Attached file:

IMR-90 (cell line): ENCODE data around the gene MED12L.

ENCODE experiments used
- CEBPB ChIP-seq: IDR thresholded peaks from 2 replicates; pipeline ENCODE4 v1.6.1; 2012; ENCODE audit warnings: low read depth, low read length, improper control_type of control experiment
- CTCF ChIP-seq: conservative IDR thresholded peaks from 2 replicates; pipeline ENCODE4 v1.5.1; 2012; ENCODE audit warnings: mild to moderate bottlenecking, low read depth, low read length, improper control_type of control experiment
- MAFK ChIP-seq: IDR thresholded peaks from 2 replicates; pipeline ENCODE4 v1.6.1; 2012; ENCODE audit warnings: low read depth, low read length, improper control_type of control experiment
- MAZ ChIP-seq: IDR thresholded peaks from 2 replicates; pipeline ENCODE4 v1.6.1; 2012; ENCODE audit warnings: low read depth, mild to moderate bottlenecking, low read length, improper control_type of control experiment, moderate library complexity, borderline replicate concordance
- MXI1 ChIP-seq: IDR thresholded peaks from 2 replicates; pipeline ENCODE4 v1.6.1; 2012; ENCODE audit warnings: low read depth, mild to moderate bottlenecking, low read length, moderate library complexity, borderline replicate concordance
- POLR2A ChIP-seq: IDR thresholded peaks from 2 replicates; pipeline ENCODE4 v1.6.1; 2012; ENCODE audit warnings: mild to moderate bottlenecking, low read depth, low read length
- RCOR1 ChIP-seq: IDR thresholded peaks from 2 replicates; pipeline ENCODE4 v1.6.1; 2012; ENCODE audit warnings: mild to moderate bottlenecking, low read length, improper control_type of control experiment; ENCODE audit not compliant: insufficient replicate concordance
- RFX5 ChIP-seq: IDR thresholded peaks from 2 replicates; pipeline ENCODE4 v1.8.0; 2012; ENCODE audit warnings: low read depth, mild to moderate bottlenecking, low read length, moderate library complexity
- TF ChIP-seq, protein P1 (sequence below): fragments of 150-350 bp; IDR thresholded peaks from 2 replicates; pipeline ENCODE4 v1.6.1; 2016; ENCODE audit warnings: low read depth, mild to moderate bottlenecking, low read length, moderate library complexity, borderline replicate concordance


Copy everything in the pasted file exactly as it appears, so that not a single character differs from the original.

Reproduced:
IMR-90 (cell line): ENCODE data around the gene MED12L.

ENCODE experiments used
- CEBPB ChIP-seq: IDR thresholded peaks from 2 replicates; pipeline ENCODE4 v1.6.1; 2012; ENCODE audit warnings: low read depth, low read length, improper control_type of control experiment
- CTCF ChIP-seq: conservative IDR thresholded peaks from 2 replicates; pipeline ENCODE4 v1.5.1; 2012; ENCODE audit warnings: mild to moderate bottlenecking, low read depth, low read length, improper control_type of control experiment
- MAFK ChIP-seq: IDR thresholded peaks from 2 replicates; pipeline ENCODE4 v1.6.1; 2012; ENCODE audit warnings: low read depth, low read length, improper control_type of control experiment
- MAZ ChIP-seq: IDR thresholded peaks from 2 replicates; pipeline ENCODE4 v1.6.1; 2012; ENCODE audit warnings: low read depth, mild to moderate bottlenecking, low read length, improper control_type of control experiment, moderate library complexity, borderline replicate concordance
- MXI1 ChIP-seq: IDR thresholded peaks from 2 replicates; pipeline ENCODE4 v1.6.1; 2012; ENCODE audit warnings: low read depth, mild to moderate bottlenecking, low read length, moderate library complexity, borderline replicate concordance
- POLR2A ChIP-seq: IDR thresholded peaks from 2 replicates; pipeline ENCODE4 v1.6.1; 2012; ENCODE audit warnings: mild to moderate bottlenecking, low read depth, low read length
- RCOR1 ChIP-seq: IDR thresholded peaks from 2 replicates; pipeline ENCODE4 v1.6.1; 2012; ENCODE audit warnings: mild to moderate bottlenecking, low read length, improper control_type of control experiment; ENCODE audit not compliant: insufficient replicate concordance
- RFX5 ChIP-seq: IDR thresholded peaks from 2 replicates; pipeline ENCODE4 v1.8.0; 2012; ENCODE audit warnings: low read depth, mild to moderate bottlenecking, low read length, moderate library complexity
- TF ChIP-seq, protein P1 (sequence below): fragments of 150-350 bp; IDR thresholded peaks from 2 replicates; pipeline ENCODE4 v1.6.1; 2016; ENCODE audit warnings: low read depth, mild to moderate bottlenecking, low read length, moderate library complexity, borderline replicate concordance